'Miracle he's alive': Shocking truth about horrific F1 crash

Andrew Reid
·4-min read
Romain Grosjean can be seen here in hospital after his shocking crash in Bahrain.
Romain Grosjean is recovering in hospital after a terrifying crash at the Bahrain Grand Prix. Pic: Getty/Twitter

French driver Romain Grosjean is recovering in hospital after a horrific crash in the Bahrain Grand Prix that could have been so much worse.

On the opening lap, Grosjean moved to his right at the third corner, before his Haas hit the front-left wheel of Daniil Kvyat's AlphaTauri, penetrating the steel barrier at 225 km/h.

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The force of the impact, which registered at 53G, split his machine in two.

Grosjean’s cockpit instantly burst into flames, and the sport held its breath as television cameras cut hastily away from the extraordinary accident and the race was immediately stopped.

Grosjean, 34, scrambled to get out of his burning car for almost half a minute before eventually leaping away and into the arms of Formula One doctor, Ian Roberts, one of the first men on the scene.

Incredibly, the Frenchman only sustained burns to both hands after the terrifying fireball crash.

1996 world champion Damon Hill - the teammate of Ayrton Senna when the Argentine legend died in a horrific crash at the San Marino GP in 1994 - said "it's a miracle" that Grosjean is still alive.

Medical car driver Alan van der Merwe said: "It was a big surprise for us as well, we've never seen that much fire in 12 years.

"Romain started to get out of the car himself which was pretty amazing after an accident like that. It was a relief to see he was OK."

The driver's team tweeted an update of Grosjean from his hospital bed, where he remains in good spirits.

The Frenchman admitted that if it wasn’t for the ‘halo’ safety device on his vehicle, he probably wouldn’t be alive.

"Romain Grosjean will remain in hospital overnight to be treated for burns sustained on the back of both hands," a Haas statement said.

Formula One bosses have promised a full investigation into the failings exposed by Grosjean's terrifying fireball crash.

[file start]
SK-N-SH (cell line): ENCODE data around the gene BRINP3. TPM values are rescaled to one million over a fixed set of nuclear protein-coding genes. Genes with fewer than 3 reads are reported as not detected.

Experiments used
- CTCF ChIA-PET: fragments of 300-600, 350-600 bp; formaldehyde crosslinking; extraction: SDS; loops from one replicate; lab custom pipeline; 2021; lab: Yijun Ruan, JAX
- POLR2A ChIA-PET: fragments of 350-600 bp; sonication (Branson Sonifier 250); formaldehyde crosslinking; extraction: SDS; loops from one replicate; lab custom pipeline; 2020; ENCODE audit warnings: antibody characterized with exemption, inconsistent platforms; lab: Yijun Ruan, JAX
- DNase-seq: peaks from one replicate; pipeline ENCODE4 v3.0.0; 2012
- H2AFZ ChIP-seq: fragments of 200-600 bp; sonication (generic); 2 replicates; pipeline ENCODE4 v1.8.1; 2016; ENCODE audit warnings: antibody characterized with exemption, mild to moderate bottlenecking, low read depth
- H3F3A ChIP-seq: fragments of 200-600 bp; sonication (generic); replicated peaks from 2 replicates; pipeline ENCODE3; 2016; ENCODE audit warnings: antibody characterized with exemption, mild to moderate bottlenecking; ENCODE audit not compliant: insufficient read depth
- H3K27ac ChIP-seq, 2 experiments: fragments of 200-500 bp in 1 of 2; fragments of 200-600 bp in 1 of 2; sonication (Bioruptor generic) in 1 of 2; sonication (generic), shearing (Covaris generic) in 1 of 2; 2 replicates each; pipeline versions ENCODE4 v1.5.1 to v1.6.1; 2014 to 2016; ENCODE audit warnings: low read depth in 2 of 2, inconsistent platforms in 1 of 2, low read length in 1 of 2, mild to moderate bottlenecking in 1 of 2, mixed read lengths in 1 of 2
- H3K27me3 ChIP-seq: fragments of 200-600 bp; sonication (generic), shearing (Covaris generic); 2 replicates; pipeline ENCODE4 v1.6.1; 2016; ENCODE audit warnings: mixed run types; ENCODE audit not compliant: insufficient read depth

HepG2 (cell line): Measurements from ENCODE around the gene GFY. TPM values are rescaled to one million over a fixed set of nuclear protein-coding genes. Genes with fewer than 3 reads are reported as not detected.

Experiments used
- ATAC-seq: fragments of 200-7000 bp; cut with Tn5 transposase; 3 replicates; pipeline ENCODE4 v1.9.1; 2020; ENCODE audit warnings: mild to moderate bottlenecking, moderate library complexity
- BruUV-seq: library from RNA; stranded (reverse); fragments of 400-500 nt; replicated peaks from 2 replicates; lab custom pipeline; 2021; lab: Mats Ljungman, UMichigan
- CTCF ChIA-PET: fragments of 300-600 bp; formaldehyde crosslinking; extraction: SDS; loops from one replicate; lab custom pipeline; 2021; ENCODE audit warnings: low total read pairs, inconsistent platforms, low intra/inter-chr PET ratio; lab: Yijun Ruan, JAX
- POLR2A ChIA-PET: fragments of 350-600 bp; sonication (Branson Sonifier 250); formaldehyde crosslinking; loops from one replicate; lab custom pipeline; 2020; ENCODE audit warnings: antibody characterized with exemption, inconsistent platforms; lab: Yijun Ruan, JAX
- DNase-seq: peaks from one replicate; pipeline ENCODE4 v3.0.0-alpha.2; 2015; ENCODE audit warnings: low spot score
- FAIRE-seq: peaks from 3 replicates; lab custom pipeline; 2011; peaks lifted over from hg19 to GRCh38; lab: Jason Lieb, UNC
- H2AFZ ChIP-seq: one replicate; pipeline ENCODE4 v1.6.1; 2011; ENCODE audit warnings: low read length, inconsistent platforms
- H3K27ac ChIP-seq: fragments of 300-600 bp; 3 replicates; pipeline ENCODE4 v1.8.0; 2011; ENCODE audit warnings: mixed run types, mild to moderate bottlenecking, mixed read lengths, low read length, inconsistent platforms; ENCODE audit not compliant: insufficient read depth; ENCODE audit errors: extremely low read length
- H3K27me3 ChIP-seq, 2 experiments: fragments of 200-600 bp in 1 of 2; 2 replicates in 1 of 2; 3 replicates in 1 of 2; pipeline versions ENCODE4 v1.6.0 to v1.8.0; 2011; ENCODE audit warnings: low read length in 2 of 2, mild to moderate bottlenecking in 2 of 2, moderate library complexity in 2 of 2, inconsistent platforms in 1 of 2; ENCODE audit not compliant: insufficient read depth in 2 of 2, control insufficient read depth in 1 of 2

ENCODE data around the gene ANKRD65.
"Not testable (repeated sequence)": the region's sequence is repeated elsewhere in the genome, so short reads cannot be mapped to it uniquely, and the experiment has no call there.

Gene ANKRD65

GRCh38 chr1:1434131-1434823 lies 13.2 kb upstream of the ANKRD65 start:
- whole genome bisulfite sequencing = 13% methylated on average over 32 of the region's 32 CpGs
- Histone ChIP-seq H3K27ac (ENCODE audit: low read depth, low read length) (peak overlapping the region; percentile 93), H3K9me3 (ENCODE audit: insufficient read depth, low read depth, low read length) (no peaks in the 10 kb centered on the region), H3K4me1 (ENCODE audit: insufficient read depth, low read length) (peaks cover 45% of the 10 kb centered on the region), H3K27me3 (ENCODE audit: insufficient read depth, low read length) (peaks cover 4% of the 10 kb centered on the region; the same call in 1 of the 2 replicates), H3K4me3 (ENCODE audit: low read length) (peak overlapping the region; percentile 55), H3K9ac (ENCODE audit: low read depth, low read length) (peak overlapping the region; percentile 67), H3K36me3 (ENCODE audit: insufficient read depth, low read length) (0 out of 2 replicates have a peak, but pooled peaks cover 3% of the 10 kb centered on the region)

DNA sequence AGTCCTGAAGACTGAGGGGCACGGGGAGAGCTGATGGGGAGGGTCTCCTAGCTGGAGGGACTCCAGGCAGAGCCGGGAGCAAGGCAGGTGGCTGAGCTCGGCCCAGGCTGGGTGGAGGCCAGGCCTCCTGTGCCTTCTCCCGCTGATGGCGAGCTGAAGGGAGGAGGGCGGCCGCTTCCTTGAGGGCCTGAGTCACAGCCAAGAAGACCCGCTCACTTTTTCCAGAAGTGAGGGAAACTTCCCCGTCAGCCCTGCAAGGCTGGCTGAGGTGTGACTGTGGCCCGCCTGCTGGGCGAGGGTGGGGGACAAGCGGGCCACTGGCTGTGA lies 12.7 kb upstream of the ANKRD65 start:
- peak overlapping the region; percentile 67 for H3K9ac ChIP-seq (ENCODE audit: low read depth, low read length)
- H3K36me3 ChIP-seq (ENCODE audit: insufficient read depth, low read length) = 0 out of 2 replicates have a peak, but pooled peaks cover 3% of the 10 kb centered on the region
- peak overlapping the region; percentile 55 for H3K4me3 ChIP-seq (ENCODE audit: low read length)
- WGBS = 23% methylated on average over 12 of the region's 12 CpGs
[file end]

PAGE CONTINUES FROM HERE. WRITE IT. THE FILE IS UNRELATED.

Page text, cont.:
Halo device hailed as a life-saver

As widespread praise for modern safety measures, led by race winner Lewis Hamilton, echoed around the paddock at Sakhir's Bahrain International Circuit, Formula One's managing director Ross Brawn said there had been unpredictable and worrying failures.

But he joined many, including Grosjean, in paying tribute to the life-saving role played by the 'halo' safety device built around the cockpit of Grosjean's Haas car.

"There will be a thorough investigation undertaken into the crash," he said.

"The fire is worrying. The split in the barrier is worrying and the barrier coming apart, but we can be happy with the safety of the car –- that got us through today, but things failed in an unpredictable way.

Onlookers are seen in shock after Romain Grosjean's terrifying crash at the Bahrain GP.
There was shock and disbelief as Romain Grosjean's car went up in flames. Image: Getty/Fox Sports

"We haven't seen anything like that for a very long time, but the barrier splitting normally results in a fatality.

"The 'halo' saved the day and it saved Romain. There was controversy in developing it initially, but there can't be any doubt now so hats off to those who pushed for the introduction."

There was reluctance and some opposition to the idea of the halo when F1's former race director Charlie Whiting championed its value and introduction in 2018.

"I wasn't for the halo some years ago but I think it's the greatest thing we brought to Formula 1 and without it I wouldn't be able to speak to you today," said Grosjean.

Bianchi's mother hails 'halo'

The device was proposed and created in the aftermath of the death of Jules Bianchi who died in 2015 from head injuries sustained in a crash at the 2014 Japanese Grand Prix, nine months earlier.

On Sunday, the French driver's mother Christine sent a brief and poignant message that summed up the value of the device.

"They introduced the halo after my son's accident and now the halo has saved Romain's life today," she wrote, according to reports. "This is great. I'm glad that he is ok."

Newly-crowned world champion Hamilton also expressed his gratitude.

"It was such a shocking image to see. It's horrifying. I'm just so grateful the halo worked –- it's a reminder that this is a dangerous sport."

with agencies

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